Thursday, December 13, 2007

Gardening: A Contact Sport?

Nine days ago I was dragging a wire trellis to the garden shed when I tripped on it and fell splat forward. The trellis banged off the top of my ankle instantly raising a golfball-sized swelling. This was two hours before I was to get on a plane to Chicago, so I rushed inside to elevate and ice. It seemed to be doing okay until Monday when the bump turned a suspicious Knockout Rose-red. A trip to the doctor and one lancing later, I am still alive and at this moment, MRSA-free.

I’ll spare us all the posting of the gory photos. But it got me thinking about the health hazards involved in gardening: poison ivy, wasps, toxic thorns, cactus spines, sun exposure, lower back pain, and of course, the classic Green Thumb. My mother spent several years struggling with this fungal infection; it was a painful and stubbornly persistent.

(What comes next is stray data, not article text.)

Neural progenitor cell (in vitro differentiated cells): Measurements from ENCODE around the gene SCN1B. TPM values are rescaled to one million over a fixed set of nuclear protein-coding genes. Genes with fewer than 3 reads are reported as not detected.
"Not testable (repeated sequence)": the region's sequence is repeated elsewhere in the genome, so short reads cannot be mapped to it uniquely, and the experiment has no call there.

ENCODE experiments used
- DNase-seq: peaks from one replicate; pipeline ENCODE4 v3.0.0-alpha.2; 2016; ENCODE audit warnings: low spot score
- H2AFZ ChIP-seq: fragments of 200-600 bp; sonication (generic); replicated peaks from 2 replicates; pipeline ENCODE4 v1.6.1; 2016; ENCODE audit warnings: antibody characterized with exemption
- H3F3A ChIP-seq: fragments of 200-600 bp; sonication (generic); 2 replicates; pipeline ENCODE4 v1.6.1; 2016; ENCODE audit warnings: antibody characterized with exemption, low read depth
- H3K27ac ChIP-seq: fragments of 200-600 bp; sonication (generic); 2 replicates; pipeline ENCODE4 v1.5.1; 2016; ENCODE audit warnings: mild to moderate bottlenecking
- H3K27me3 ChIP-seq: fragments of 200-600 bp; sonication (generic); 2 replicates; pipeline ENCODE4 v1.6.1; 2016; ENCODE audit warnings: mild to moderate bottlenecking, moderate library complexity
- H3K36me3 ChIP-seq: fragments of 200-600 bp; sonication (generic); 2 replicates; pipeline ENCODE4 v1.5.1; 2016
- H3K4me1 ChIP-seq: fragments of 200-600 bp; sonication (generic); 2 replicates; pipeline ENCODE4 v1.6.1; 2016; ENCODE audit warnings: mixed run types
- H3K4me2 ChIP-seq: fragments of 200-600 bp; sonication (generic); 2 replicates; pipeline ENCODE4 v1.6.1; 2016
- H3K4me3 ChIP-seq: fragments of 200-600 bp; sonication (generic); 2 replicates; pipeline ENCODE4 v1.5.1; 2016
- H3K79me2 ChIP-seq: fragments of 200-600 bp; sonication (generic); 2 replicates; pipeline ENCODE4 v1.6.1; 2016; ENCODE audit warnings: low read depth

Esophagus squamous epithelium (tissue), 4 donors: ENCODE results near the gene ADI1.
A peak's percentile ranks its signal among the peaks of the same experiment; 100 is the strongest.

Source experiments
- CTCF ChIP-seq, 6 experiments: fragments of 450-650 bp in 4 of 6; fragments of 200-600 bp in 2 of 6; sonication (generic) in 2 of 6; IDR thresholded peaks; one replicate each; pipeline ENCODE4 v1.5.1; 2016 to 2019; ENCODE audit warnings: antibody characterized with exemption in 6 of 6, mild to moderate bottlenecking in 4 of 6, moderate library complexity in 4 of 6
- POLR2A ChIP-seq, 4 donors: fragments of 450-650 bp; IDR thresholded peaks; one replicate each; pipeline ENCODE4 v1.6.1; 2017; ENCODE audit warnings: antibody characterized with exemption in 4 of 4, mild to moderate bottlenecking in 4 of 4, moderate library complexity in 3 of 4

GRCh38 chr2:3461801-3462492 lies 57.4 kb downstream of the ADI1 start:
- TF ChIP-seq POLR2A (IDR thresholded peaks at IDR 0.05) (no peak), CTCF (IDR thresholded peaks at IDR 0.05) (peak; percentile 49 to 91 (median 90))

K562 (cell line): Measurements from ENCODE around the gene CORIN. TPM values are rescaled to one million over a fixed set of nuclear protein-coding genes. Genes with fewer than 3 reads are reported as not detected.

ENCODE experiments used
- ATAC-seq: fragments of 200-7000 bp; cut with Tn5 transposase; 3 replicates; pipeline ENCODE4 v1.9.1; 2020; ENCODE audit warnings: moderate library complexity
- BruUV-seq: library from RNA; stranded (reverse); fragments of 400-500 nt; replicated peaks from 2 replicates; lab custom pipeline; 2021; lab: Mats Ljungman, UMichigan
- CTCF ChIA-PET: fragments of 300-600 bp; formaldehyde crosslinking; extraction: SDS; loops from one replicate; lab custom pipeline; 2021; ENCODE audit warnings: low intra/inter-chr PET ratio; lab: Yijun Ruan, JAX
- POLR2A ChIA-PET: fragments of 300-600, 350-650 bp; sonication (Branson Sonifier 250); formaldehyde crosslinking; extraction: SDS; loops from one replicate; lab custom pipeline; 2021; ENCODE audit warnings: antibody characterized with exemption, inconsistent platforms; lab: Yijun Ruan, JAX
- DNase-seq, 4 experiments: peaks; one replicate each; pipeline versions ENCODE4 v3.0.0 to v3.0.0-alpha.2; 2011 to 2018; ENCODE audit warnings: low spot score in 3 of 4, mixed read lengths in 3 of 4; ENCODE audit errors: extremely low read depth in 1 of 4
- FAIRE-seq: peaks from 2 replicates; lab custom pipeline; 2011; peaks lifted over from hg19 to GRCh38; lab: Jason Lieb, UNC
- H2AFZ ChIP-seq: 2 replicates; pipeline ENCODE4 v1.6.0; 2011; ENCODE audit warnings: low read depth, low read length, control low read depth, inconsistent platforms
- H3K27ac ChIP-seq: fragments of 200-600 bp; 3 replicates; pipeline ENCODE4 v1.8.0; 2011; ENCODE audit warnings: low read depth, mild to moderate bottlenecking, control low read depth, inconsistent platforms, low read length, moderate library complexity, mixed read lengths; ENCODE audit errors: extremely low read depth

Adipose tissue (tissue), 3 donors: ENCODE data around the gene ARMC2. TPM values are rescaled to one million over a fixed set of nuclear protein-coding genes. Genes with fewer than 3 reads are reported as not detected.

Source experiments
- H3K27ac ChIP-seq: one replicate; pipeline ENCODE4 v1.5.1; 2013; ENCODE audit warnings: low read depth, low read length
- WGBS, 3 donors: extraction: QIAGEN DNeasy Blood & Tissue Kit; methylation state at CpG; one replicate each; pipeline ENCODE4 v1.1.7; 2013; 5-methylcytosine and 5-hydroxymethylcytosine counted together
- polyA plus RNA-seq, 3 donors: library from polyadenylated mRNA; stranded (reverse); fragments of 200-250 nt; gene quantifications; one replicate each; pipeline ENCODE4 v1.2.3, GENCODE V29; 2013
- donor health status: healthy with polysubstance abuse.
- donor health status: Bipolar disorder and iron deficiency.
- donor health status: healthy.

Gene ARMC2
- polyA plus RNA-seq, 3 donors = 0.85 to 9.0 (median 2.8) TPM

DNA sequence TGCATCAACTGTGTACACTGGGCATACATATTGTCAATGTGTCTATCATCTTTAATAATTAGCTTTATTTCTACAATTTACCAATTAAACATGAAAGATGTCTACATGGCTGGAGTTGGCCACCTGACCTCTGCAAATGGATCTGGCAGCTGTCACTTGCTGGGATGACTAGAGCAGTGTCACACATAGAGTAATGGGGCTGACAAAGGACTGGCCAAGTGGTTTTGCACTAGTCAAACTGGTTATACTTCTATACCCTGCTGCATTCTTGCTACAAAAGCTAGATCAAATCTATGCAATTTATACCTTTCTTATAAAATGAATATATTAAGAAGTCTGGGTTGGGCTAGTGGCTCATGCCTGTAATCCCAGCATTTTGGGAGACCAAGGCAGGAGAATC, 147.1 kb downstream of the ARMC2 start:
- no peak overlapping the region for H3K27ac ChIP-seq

Perhaps the most potentially lethal of all is the ladder-related mishap. I cite the hilarious passage from Jonathan Franzen’s The Corrections, wherein the narrator, after putting away several scotches, is out on his deck barbecuing and is suddenly seized with the notion that the Hedges Must Be Trimmed, never mind the fact that it is night. He gets out the ladder and begins shearing the bushes. Being drunk, he decides that rather than climb up and down to move the ladder along the hedgerow, he’ll grab hold of the ladder and “jump” it sideways. A trip to the emergency room ensues.

So no drinking and trimming, unless it’s eggnog and a Christmas tree.

No comments: